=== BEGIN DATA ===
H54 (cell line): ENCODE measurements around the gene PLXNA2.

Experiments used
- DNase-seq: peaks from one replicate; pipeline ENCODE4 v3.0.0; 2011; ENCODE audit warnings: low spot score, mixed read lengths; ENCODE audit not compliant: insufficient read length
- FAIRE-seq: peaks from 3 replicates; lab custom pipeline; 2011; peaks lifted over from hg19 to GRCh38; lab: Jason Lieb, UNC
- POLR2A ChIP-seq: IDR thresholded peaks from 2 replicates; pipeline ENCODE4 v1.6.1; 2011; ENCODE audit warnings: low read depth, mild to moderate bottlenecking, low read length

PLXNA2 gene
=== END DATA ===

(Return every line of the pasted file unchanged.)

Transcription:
H54 (cell line): ENCODE measurements around the gene PLXNA2.

Experiments used
- DNase-seq: peaks from one replicate; pipeline ENCODE4 v3.0.0; 2011; ENCODE audit warnings: low spot score, mixed read lengths; ENCODE audit not compliant: insufficient read length
- FAIRE-seq: peaks from 3 replicates; lab custom pipeline; 2011; peaks lifted over from hg19 to GRCh38; lab: Jason Lieb, UNC
- POLR2A ChIP-seq: IDR thresholded peaks from 2 replicates; pipeline ENCODE4 v1.6.1; 2011; ENCODE audit warnings: low read depth, mild to moderate bottlenecking, low read length

PLXNA2 gene